Bayesian methods

Bayesian Methods are a subset of Probabilistic ML which provides a normative theory of ML and the ability to reason over subjective unknowns and handle epistemological uncertainties.

Area 1. Bayesian Methods.svg



  • Uncertainty Measures in Neural Belief Tracking and the Effects on Dialogue Policy Performance

    Natural language processing Distributional shiftUncertainty estimation Bayesian methods
    Carel van Niekerk
    Andrey Malinin
    Christian Geishauser
    Michael Heck
    Hsien-chin Lin
    Nurul Lubis
    Shutong Feng
    Milica Gašic
    EMNLP, 2021

    The ability to identify and resolve uncertainty is crucial for the robustness of a dialogue system. Indeed, this has been confirmed empirically on systems that utilise Bayesian approaches to dialogue belief tracking. However, such systems consider only confidence estimates and have difficulty scaling to more complex settings. Neural dialogue systems, on the other hand, rarely take uncertainties into account. They are therefore overconfident in their decisions and less robust. Moreover, the performance of the tracking task is often evaluated in isolation, without consideration of its effect on the downstream policy optimisation. We propose the use of different uncertainty measures in neural belief tracking. The effects of these measures on the downstream task of policy optimisation are evaluated by adding selected measures of uncertainty to the feature space of the policy and training policies through interaction with a user simulator. Both human and simulated user results show that incorporating these measures leads to improvements both of the performance and of the robustness of the downstream dialogue policy. This highlights the importance of developing neural dialogue belief trackers that take uncertainty into account.

  • Uncertainty Estimation in Autoregressive Structured Prediction

    Natural language processing Large-scale machine learningDistributional shiftUncertainty estimation Machine translationSpeech processingBayesian methods
    Andrey Malinin
    Mark Gales
    ICLR, 2021

    Uncertainty estimation is important for ensuring safety and robustness of AI systems. While most research in the area has focused on un-structured prediction tasks, limited work has investigated general uncertainty estimation approaches for structured prediction. Thus, this work aims to investigate uncertainty estimation for structured prediction tasks within a single unified and interpretable probabilistic ensemble-based framework. We consider: uncertainty estimation for sequence data at the token-level and complete sequence-level; interpretations for, and applications of, various measures of uncertainty; and discuss both the theoretical and practical challenges associated with obtaining them. This work also provides baselines for token-level and sequence-level error detection, and sequence-level out-of-domain input detection on the WMT’14 English-French and WMT’17 English-German translation and LibriSpeech speech recognition datasets.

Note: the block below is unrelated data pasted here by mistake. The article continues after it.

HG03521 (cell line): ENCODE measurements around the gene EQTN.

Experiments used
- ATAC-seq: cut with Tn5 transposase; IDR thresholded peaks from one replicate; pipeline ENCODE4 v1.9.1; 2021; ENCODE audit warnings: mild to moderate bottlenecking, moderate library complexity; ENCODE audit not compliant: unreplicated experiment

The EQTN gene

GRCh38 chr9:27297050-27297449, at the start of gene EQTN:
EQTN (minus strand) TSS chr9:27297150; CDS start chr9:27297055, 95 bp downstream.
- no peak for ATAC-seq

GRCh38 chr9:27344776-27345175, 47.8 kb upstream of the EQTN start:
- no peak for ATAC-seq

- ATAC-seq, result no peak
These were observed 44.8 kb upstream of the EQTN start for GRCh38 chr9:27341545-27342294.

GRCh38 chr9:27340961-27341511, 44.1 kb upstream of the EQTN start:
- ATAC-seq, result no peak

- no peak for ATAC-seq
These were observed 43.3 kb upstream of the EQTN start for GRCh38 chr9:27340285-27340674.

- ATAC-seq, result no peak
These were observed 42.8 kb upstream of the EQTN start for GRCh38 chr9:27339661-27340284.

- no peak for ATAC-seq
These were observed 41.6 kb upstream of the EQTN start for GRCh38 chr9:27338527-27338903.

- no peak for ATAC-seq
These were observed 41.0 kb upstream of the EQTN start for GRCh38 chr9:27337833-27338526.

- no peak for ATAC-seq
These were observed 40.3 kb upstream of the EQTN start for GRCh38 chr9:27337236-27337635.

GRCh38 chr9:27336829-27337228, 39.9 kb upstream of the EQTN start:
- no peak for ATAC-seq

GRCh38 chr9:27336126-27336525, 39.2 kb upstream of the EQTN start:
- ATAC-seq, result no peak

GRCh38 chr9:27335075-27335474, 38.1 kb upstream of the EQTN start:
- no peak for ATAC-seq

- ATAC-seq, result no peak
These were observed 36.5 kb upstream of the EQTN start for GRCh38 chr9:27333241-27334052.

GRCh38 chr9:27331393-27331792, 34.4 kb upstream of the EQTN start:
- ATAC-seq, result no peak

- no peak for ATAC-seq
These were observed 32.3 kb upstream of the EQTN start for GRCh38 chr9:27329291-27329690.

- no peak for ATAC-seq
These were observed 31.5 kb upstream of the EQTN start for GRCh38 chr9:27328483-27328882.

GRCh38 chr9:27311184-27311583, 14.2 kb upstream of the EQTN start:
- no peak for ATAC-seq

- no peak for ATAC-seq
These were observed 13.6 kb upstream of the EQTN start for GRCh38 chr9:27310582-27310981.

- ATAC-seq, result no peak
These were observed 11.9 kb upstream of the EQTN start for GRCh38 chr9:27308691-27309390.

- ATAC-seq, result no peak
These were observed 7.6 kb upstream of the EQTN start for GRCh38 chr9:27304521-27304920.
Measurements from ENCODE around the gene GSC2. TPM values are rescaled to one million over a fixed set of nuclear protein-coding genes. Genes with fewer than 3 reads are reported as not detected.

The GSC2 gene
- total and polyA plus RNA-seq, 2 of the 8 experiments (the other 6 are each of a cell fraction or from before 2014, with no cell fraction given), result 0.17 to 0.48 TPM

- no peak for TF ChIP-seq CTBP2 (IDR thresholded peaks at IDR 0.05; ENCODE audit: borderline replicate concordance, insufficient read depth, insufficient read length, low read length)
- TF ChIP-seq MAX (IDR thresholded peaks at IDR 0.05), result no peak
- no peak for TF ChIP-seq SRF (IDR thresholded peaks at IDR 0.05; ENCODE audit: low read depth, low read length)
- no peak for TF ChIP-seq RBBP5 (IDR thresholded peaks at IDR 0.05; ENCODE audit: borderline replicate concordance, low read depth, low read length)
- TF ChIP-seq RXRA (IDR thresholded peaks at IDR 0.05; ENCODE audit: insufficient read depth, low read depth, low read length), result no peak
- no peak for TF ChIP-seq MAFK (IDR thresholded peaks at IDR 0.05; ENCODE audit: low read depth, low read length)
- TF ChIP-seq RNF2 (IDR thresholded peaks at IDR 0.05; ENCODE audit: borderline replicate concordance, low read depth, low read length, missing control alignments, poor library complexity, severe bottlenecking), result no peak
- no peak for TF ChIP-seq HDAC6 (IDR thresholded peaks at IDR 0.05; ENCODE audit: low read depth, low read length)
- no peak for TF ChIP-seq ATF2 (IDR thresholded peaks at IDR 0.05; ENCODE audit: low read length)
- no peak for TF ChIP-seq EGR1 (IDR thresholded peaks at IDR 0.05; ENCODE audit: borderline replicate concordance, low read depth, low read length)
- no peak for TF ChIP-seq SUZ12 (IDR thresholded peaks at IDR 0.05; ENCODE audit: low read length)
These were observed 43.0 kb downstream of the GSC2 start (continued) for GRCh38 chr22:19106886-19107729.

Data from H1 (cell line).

• Uncertainty in Gradient Boosting via Ensembles

    Probabilistic machine learningDistributional shiftUncertainty estimation Gradient boostingTabular dataBayesian methods
    Andrey Malinin
    Liudmila Prokhorenkova
    Aleksei Ustimenko
    ICLR, 2021

    For many practical, high-risk applications, it is essential to quantify uncertainty in a model's predictions to avoid costly mistakes. While predictive uncertainty is widely studied for neural networks, the topic seems to be under-explored for models based on gradient boosting. However, gradient boosting often achieves state-of-the-art results on tabular data. This work examines a probabilistic ensemble-based framework for deriving uncertainty estimates in the predictions of gradient boosting classification and regression models. We conducted experiments on a range of synthetic and real datasets and investigated the applicability of ensemble approaches to gradient boosting models that are themselves ensembles of decision trees. Our analysis shows that ensembles of gradient boosting models successfully detect anomalous inputs while having limited ability to improve the predicted total uncertainty. Importantly, we also propose a concept of a virtual ensemble to get the benefits of an ensemble via only one gradient boosting model, which significantly reduces complexity.